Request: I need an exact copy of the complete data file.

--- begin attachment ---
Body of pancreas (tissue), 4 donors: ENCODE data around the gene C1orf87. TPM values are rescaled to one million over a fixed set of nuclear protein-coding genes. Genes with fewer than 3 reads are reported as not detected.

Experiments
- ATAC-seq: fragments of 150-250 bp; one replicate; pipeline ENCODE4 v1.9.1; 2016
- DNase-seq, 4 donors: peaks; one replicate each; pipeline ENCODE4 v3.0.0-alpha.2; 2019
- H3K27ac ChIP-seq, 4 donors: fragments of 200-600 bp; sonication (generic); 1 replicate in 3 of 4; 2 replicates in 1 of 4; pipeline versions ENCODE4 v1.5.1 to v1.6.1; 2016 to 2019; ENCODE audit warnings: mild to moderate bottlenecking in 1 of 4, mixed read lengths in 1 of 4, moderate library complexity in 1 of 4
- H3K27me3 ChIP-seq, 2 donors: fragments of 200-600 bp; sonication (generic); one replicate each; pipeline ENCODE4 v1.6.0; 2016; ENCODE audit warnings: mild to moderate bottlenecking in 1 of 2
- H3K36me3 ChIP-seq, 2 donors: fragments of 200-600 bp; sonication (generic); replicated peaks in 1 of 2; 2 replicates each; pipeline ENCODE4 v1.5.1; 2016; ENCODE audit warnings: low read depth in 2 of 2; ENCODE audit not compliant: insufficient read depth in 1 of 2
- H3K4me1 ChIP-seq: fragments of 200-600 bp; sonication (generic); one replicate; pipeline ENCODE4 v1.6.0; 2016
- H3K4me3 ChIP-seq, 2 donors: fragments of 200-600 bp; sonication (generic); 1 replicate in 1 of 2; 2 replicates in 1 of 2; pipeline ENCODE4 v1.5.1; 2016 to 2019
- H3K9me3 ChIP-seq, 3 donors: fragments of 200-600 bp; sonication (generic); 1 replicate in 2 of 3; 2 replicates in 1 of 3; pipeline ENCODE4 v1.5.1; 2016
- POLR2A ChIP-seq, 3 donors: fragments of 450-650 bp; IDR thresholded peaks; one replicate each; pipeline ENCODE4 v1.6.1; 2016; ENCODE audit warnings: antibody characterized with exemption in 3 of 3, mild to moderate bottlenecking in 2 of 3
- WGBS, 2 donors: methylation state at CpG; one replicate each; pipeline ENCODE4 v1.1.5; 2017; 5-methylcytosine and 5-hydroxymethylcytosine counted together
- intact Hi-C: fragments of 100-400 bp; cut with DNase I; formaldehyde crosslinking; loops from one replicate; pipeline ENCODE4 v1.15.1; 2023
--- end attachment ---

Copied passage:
Body of pancreas (tissue), 4 donors: ENCODE data around the gene C1orf87. TPM values are rescaled to one million over a fixed set of nuclear protein-coding genes. Genes with fewer than 3 reads are reported as not detected.

Experiments
- ATAC-seq: fragments of 150-250 bp; one replicate; pipeline ENCODE4 v1.9.1; 2016
- DNase-seq, 4 donors: peaks; one replicate each; pipeline ENCODE4 v3.0.0-alpha.2; 2019
- H3K27ac ChIP-seq, 4 donors: fragments of 200-600 bp; sonication (generic); 1 replicate in 3 of 4; 2 replicates in 1 of 4; pipeline versions ENCODE4 v1.5.1 to v1.6.1; 2016 to 2019; ENCODE audit warnings: mild to moderate bottlenecking in 1 of 4, mixed read lengths in 1 of 4, moderate library complexity in 1 of 4
- H3K27me3 ChIP-seq, 2 donors: fragments of 200-600 bp; sonication (generic); one replicate each; pipeline ENCODE4 v1.6.0; 2016; ENCODE audit warnings: mild to moderate bottlenecking in 1 of 2
- H3K36me3 ChIP-seq, 2 donors: fragments of 200-600 bp; sonication (generic); replicated peaks in 1 of 2; 2 replicates each; pipeline ENCODE4 v1.5.1; 2016; ENCODE audit warnings: low read depth in 2 of 2; ENCODE audit not compliant: insufficient read depth in 1 of 2
- H3K4me1 ChIP-seq: fragments of 200-600 bp; sonication (generic); one replicate; pipeline ENCODE4 v1.6.0; 2016
- H3K4me3 ChIP-seq, 2 donors: fragments of 200-600 bp; sonication (generic); 1 replicate in 1 of 2; 2 replicates in 1 of 2; pipeline ENCODE4 v1.5.1; 2016 to 2019
- H3K9me3 ChIP-seq, 3 donors: fragments of 200-600 bp; sonication (generic); 1 replicate in 2 of 3; 2 replicates in 1 of 3; pipeline ENCODE4 v1.5.1; 2016
- POLR2A ChIP-seq, 3 donors: fragments of 450-650 bp; IDR thresholded peaks; one replicate each; pipeline ENCODE4 v1.6.1; 2016; ENCODE audit warnings: antibody characterized with exemption in 3 of 3, mild to moderate bottlenecking in 2 of 3
- WGBS, 2 donors: methylation state at CpG; one replicate each; pipeline ENCODE4 v1.1.5; 2017; 5-methylcytosine and 5-hydroxymethylcytosine counted together
- intact Hi-C: fragments of 100-400 bp; cut with DNase I; formaldehyde crosslinking; loops from one replicate; pipeline ENCODE4 v1.15.1; 2023